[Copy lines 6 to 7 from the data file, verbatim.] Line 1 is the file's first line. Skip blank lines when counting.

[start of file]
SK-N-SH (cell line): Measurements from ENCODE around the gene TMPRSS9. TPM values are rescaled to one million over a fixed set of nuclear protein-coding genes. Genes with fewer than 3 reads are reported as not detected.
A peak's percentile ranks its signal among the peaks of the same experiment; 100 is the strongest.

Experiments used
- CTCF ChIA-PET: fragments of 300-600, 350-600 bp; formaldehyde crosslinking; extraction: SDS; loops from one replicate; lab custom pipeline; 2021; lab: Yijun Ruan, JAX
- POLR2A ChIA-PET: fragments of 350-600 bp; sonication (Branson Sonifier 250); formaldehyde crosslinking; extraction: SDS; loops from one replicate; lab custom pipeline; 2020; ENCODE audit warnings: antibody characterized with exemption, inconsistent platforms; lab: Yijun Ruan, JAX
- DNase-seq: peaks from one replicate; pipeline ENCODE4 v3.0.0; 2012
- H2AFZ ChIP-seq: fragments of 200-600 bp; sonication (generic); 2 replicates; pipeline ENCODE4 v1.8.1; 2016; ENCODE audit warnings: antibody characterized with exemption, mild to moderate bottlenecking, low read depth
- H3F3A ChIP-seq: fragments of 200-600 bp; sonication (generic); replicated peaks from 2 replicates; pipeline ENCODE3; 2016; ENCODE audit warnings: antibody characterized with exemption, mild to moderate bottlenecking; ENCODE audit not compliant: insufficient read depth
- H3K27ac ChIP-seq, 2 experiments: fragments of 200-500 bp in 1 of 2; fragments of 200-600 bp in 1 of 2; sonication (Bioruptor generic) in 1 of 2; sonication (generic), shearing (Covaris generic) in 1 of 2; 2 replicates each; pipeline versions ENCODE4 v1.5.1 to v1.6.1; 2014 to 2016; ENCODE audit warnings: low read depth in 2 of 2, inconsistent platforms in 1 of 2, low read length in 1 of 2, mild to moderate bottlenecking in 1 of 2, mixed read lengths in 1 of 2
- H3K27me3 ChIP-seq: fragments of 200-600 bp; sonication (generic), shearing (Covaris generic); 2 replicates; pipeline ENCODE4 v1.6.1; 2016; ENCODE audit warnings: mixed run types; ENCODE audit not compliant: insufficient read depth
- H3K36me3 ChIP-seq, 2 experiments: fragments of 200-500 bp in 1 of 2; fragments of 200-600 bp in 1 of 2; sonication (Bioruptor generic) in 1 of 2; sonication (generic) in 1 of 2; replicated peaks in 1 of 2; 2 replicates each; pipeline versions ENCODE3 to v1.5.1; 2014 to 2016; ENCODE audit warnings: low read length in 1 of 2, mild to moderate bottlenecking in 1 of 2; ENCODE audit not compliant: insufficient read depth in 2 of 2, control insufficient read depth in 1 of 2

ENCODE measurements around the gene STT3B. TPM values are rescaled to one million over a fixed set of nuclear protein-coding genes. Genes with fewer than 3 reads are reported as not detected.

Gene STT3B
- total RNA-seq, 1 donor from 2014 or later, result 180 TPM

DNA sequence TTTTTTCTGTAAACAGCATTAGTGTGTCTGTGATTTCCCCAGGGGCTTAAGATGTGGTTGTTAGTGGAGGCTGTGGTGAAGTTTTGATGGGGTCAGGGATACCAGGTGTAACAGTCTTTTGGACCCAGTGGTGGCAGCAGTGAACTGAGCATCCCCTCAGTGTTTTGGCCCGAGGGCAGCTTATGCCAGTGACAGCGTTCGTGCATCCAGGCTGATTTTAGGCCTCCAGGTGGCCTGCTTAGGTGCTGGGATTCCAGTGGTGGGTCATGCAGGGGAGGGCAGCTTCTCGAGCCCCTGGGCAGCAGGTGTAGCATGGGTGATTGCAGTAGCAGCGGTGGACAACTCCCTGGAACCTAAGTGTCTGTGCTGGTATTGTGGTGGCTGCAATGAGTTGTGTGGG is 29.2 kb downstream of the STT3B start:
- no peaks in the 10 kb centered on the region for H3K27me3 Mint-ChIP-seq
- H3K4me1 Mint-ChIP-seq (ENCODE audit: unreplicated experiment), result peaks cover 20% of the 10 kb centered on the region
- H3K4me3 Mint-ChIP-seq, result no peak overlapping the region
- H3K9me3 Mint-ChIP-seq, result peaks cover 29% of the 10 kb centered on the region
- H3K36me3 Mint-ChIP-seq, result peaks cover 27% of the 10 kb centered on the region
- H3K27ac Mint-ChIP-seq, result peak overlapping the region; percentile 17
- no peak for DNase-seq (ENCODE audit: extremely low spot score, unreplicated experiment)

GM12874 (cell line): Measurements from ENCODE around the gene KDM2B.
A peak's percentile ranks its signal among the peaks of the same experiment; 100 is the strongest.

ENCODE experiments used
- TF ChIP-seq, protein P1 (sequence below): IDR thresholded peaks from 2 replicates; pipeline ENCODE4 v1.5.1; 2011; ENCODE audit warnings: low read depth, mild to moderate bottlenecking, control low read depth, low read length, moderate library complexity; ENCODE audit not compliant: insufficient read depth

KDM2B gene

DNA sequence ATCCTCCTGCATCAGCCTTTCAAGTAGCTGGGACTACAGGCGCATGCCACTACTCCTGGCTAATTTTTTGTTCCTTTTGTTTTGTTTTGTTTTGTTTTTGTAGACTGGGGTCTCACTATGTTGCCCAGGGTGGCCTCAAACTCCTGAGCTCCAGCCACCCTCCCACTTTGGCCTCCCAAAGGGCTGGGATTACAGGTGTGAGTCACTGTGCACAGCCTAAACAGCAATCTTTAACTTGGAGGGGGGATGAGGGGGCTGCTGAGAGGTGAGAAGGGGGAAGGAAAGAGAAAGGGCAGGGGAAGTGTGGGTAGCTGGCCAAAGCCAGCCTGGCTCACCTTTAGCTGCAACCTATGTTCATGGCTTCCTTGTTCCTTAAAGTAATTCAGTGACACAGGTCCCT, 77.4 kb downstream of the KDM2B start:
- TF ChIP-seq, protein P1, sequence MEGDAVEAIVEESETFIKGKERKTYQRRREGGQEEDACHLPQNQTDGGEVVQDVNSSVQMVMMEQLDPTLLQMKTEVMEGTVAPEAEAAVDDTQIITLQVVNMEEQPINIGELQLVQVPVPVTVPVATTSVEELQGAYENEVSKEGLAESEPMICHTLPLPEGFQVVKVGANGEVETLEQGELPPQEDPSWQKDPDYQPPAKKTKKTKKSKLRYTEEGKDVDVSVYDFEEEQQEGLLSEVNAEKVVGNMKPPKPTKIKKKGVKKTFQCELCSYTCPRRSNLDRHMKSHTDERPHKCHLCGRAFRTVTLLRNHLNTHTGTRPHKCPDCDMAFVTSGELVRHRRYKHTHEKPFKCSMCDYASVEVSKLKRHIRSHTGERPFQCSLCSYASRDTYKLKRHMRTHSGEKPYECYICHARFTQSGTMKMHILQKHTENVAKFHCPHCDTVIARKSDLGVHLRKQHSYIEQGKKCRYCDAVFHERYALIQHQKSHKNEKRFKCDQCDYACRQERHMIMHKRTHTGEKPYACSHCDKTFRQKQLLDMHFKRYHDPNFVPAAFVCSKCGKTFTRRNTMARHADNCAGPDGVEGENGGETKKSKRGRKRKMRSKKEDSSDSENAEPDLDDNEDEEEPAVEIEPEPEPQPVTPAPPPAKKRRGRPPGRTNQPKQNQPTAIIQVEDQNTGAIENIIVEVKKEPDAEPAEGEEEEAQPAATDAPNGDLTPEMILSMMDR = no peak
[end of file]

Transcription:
- DNase-seq: peaks from one replicate; pipeline ENCODE4 v3.0.0; 2012
- H2AFZ ChIP-seq: fragments of 200-600 bp; sonication (generic); 2 replicates; pipeline ENCODE4 v1.8.1; 2016; ENCODE audit warnings: antibody characterized with exemption, mild to moderate bottlenecking, low read depth